I’ve been a big fan of the growing sharing economy, which has the good intention to share goods, services and ideas. Nepun Mehta makes some interesting observations about how too often the sharing economy model gets turned into a marketing tool for businesses to sell more stuff. One comment from a woman dedicated to sustainability really hit home. “I started with the hope that we could elevate economic forces to value nature. Instead, what we’ve done is commoditized and devalued nature.” I prefer focusing on quality of life with less stuff, materialism and consumption. His idea is to create a new model based on giving called the “gift ecology” which blends the best of giving and nature to create organic connections that build strength and resiliency.

May we each find joyful ways to express our spirit, gifts and love.  Blessings, Brad 

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19 thoughts on “Awesome Stories 211

  1. Enjoyed these, Brad. The ship seemed pretty interesting. I would be interested to understand how much of the emissions savings was due to switching fuels from conventional liquid fuels (e.g. diesel or heavy oil) to the liquified natural gas that was described. That shift alone, even on a conventionally hulled vessel, would potentially yield substantial savings in emissions. The job of the hull it seems would be to offset the cost of using a potentially more expensive fuel, by creating better overall mpg’s… 🙂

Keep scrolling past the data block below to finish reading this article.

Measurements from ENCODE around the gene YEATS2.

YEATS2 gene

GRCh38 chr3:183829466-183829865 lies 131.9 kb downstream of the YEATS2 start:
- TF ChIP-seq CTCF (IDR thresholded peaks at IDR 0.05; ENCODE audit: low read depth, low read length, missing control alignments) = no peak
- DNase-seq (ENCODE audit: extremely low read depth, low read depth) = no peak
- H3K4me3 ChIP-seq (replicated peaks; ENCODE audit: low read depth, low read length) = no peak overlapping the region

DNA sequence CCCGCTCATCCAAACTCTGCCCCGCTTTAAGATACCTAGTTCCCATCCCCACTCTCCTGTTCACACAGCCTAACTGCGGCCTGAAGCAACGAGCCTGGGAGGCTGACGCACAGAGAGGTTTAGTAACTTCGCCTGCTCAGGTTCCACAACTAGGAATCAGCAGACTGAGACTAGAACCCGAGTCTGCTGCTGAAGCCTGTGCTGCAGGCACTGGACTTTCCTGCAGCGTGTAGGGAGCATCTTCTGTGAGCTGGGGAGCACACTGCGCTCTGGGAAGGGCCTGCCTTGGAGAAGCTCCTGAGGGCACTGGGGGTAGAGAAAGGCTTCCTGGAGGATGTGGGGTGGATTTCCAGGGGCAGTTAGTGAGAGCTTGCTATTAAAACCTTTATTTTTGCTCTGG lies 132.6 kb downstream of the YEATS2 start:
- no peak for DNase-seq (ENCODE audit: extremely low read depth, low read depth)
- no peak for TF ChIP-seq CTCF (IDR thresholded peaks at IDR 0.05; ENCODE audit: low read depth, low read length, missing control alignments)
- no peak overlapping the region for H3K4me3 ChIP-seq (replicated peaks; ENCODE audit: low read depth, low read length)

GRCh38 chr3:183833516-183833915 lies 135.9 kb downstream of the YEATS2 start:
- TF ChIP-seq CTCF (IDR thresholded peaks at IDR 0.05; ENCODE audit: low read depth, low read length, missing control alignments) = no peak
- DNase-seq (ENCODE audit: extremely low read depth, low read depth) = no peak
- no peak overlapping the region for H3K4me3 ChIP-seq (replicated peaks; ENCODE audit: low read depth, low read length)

I also was intrigued by the thoughts on the dark side of the sharing economy. I always find these big picture economic issues so difficult to navigate. Is there any other aspect of our collective experience where our projections of blame, judgment, distrust, and scarcity– where our discomforts with our own natures and needs as incarnate beings– are more prevalent? I agree it is important to come from the heart when engaging in sharing, in gifting, in business agreements, in relationships with friends and families, etc. These economic experiments we do strike me as just that. Localized experiments. What is good or bad about them? We see how they are used, what they yield, how they benefit, what they facilitate. What people “should” be doing, the “values” on which they choose to make decisions is not the fault of any trading system. I guess what I’m ultimately saying is we won’t change values by changing systems or mechanics. The values always have to be in place…

    Michael

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  2. Thanks for the very thorough responses Michael. I was surprised the ship energy savings weren’t higher given all the eco-features. I agree that our values drive behaviors and big picture economic issues are very hard to address, both for the systems and decisions to gain broad acceptance and implementation. I guess enough people must want and value the change, and this is why we write and proselytize. 🙂